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Businesses across the country have set up charitable initiatives to aid Ukrainians as the crisis continues, but official charities have urged people to think wisely about the items they are giving to help the displaced.

The Irish Red Cross encouraged members of the public last week to donate money as opposed to physical goods, as transporting them to Ukraine would pose logistical difficulties. 

“In circumstances of disaster, the Red Cross always advises against sending goods to affected areas as it is very difficult to get these goods into a country in crisis and to distribute them to the right people,” the charity said in a statement. 

Some Irish businesses, however, have requested specific items alongside financial support. The Art of Coffee, a Ukrainian owned café chain with 14 premises across Dublin, has set up a fundraiser on their website that will remain open until the summer months. They have also appealed for a  select number of items, such as medical equipment and baby food, to be dropped off at their branches in recent days.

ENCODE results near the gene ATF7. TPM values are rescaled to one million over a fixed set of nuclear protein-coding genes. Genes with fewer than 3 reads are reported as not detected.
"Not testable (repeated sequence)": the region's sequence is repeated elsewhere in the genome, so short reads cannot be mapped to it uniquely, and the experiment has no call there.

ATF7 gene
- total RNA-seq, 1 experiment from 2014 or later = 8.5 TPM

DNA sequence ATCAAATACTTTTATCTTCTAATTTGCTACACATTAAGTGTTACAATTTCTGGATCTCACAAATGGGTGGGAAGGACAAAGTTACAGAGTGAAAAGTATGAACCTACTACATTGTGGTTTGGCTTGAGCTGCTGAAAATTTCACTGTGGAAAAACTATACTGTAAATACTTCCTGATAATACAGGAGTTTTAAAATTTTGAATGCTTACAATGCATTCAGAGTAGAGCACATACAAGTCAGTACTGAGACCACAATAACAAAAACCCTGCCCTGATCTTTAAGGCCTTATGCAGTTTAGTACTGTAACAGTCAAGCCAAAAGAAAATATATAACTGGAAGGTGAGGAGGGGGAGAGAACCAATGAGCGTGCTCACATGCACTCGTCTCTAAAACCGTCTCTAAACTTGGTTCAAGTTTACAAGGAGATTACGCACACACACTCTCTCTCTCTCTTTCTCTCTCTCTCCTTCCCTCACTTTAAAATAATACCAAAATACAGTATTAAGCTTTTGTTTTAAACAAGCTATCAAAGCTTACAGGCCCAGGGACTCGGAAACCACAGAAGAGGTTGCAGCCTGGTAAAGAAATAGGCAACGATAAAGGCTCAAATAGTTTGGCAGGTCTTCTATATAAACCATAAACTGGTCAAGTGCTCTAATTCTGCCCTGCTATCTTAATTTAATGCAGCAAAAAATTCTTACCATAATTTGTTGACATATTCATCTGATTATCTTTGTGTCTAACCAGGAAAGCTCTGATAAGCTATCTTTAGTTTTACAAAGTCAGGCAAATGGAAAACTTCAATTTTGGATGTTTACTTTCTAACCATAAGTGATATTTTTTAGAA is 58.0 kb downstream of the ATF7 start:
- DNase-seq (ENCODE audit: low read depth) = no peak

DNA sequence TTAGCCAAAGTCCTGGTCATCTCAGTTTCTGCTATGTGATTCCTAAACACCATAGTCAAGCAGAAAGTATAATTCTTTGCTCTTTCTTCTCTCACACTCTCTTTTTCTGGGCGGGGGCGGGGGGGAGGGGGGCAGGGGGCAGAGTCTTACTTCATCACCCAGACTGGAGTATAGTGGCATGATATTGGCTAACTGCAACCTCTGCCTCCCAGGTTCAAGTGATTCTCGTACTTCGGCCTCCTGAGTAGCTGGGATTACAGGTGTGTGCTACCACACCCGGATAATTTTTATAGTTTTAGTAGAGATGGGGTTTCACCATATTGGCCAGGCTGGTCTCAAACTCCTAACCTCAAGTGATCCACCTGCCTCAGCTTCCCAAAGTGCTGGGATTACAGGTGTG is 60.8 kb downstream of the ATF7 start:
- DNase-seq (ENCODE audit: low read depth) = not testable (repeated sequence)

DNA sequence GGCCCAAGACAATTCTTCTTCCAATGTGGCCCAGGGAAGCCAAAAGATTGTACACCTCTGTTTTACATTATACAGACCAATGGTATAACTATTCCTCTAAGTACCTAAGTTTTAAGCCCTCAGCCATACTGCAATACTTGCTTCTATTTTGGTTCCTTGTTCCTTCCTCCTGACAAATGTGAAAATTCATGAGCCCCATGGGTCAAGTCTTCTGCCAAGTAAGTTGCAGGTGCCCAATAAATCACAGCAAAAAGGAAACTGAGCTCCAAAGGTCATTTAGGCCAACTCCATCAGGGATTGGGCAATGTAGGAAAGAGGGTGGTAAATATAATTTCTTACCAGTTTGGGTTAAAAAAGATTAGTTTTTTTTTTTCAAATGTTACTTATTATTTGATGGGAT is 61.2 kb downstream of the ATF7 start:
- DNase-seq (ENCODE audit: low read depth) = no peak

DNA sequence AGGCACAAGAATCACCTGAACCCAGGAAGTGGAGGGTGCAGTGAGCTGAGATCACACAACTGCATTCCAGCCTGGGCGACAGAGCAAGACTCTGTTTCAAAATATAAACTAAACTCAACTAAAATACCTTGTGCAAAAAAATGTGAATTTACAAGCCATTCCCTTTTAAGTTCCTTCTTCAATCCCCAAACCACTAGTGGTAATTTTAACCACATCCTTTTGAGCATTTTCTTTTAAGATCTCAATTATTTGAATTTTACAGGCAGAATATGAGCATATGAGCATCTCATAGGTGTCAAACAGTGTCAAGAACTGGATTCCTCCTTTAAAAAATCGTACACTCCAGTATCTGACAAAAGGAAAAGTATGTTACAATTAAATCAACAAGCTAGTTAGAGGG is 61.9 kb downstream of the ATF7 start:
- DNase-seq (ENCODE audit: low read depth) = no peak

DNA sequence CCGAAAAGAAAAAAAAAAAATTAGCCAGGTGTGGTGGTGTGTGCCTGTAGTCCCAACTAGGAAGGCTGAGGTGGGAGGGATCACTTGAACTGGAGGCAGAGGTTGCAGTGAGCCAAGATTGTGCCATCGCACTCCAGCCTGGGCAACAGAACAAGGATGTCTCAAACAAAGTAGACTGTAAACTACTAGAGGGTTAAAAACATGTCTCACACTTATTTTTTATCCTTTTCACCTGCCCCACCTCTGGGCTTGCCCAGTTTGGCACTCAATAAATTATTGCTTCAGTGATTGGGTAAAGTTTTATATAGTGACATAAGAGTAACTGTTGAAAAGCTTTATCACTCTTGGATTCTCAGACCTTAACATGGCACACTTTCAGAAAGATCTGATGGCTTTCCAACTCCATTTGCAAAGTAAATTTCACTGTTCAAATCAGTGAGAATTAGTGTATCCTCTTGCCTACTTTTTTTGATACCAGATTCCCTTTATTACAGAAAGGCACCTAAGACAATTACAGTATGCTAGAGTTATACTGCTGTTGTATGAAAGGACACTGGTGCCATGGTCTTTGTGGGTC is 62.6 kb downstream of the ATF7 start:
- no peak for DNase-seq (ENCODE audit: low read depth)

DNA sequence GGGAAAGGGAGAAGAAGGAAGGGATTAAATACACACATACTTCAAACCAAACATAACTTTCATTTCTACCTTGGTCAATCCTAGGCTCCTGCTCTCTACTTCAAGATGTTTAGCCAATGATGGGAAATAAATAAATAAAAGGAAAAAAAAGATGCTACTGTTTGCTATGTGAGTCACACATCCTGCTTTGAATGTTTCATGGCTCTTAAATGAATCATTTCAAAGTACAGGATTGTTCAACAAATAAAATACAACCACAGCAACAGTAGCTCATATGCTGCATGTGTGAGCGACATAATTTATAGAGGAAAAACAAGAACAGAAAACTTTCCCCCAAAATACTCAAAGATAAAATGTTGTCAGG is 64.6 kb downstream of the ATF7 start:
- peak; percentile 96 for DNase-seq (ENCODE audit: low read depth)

The practicality of contributions was called into question after the airing of an RTÉ news report last week, which revealed a pair of red stiletto heels had been sent to assist Ukrainian refugees arriving across the Polish border. Keane Thompson, an estate agency who are collecting goods from their office in Sandyford Village, also reported receiving items such as used underwear and cocktail dresses. 

A spokesperson from the company confirmed that they would not be sending out inappropriate items in order to respect the dignity of Ukrainian people fleeing the conflict. 

The Art of Coffee’s online fundraising drive is available to view at https://www.idonate.ie/fundraiser/11430721_art-of-coffee-helping-ukraine.html . The company has to date raised approximately 13,000 euros out of a staggering 100,000 target. 

More recently, transport operators have also volunteered to assist Ukrainian refugees arriving in Ireland. The government has estimated that up to 100,000 Ukrainians could travel to Ireland in the coming weeks as the war continues. 

Both Bus Éireann and Irish Rail have pledged to provide refugees with their initial transport into the country free of charge, a move that is in line with other European transport authorities. 

Proof of a Ukrainian passport may be required for those travelling to their new accommodation, a spokesperson has said.

Journalism Student at DCU. Contributor at Her Campus and The College View. Email: roisin.butler9@mail.dcu.ie
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